Once the landscape has been generated, FL3 uses the code in Listing 4 to display it in the current window, in the current display mode. If the user changes the window size or the display mode, FL3 redraws the landscape. There are three display modes: Outline, Filled, and ‘Rendered’. All three display the landscape as a collection of triangles by doing a singlepoint perspective transform of the triangle’s three TTriples to screen TPixels, then doing either a PolyLine or Polygon draw. The only difference between the Outline mode and Filled and Rendered modes is that where Outline mode draws a simple ‘wire mesh’ picture of the landscape with no hidden line removal, Filled and Rendered mode rely on drawing order and polygon filling to do a brute force hidden line removal. Rendered mode in turn differs from Filled mode in basing each triangle’s color on the angle it presents to a ray from the ‘sun’.  Listing 4: Display code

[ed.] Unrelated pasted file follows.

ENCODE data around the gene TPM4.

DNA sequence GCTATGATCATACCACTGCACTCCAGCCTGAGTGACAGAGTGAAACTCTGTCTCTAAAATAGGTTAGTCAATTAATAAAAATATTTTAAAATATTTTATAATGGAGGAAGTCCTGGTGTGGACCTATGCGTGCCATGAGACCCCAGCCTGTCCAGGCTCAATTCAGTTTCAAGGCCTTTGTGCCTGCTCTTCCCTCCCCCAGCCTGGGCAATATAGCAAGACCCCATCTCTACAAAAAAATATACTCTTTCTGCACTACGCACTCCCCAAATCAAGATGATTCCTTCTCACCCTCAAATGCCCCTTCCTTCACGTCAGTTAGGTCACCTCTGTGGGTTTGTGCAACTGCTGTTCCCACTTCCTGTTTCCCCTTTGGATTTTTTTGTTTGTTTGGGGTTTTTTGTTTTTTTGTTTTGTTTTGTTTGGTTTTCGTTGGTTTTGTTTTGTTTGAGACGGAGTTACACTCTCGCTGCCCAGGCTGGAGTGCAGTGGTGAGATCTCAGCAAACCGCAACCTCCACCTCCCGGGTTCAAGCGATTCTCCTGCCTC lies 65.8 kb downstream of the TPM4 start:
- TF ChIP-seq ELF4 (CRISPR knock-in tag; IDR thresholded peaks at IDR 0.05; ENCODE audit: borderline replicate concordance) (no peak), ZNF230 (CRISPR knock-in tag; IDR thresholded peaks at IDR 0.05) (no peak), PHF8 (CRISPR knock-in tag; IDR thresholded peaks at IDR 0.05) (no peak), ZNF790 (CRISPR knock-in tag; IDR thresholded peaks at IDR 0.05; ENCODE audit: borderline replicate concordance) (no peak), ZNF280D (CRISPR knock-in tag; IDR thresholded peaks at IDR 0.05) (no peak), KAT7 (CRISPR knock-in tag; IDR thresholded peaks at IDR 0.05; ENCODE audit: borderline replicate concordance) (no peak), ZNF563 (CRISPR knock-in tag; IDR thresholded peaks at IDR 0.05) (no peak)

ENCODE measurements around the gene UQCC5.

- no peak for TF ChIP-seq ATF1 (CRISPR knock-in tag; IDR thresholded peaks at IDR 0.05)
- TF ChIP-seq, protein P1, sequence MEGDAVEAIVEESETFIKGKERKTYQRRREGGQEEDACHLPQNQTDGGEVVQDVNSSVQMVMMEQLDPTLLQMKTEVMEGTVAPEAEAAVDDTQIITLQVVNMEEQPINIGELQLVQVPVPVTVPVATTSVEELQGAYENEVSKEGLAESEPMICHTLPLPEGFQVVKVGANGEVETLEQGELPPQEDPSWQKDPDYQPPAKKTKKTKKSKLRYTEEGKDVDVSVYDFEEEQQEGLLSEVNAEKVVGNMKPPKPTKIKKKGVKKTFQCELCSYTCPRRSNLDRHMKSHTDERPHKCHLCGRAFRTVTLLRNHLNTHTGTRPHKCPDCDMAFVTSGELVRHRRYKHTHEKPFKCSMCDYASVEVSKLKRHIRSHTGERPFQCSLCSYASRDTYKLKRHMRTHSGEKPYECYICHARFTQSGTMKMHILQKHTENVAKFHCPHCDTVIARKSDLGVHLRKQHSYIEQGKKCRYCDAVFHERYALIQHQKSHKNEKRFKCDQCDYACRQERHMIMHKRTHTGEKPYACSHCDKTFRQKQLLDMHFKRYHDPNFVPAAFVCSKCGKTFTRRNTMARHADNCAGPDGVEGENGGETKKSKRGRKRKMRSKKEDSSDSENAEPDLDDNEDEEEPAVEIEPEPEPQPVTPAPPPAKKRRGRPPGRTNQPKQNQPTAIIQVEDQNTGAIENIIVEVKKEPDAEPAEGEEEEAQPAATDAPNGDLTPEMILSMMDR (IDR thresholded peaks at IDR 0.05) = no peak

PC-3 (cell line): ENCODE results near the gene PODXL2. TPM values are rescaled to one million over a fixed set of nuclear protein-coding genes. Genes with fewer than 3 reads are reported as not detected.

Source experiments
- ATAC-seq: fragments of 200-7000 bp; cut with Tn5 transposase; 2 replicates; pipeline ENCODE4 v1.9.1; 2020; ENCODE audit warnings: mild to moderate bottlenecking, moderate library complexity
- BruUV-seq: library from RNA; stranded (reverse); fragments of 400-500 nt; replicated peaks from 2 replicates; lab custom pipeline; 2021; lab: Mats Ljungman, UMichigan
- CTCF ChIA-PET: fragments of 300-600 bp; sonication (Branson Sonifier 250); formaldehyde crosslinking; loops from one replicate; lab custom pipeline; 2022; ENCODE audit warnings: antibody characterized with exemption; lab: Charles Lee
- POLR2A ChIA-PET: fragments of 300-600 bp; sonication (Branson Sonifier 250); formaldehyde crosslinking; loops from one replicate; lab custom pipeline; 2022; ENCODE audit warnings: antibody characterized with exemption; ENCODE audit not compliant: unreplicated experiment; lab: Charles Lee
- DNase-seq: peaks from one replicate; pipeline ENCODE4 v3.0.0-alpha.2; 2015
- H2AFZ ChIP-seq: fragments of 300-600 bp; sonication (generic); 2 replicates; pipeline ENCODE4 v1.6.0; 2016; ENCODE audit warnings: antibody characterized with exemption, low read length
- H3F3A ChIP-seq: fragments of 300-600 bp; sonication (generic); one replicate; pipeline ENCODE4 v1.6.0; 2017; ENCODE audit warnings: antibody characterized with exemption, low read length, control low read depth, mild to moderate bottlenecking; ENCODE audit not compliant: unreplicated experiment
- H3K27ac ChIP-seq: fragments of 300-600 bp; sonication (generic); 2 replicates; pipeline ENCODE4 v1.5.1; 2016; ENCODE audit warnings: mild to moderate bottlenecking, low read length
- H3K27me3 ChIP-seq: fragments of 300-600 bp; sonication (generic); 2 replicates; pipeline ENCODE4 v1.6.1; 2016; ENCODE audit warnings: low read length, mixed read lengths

Draw3Vertices() implements a simplistic concept of "sea level" to lend a bit of verisimilitude to the display. Any triangle that’s completely above sea level is drawn normally, while any triangle that’s completely below sea level, is drawn in blue, at sea level. If the triangle crosses sea level, FL3 interpolates the crossing points, and draws part of the triangle above water and part below. While this is plausible enough for "coastlines", it’s a bit less plausible for lakes: FL3 doesn’t detect the lowest lip of a basin, but colors as water only the part(s) of a basin that are under sea level. Once all the triangles are drawn, FL3 draws vertical lines along the two front edges from sea level to any vertices which are above sea level. This is particularly effective in the two filled modes, where the filled vertical quadrilaterals obscure the undersides of the landscape surface. The Project() routineThe Project() routine is the workhorse on which all drawing operations depend. It converts a 3D TTriple to a 2D TPixel using single point perspective and the current window dimensions. In effect, it draws a line through the point and a vanishing point, and marks the intersection of that line and the screen. Most of the complexity in Listing 4 comes from the use of fixedpoint math. (This is primarily a legacy of FL3’s origins in the days when float point math was very slow, but it does also serve to reduce the vertex database’s size to the point where it fits in the data segment.) If we strip away the fixed point math, we end up with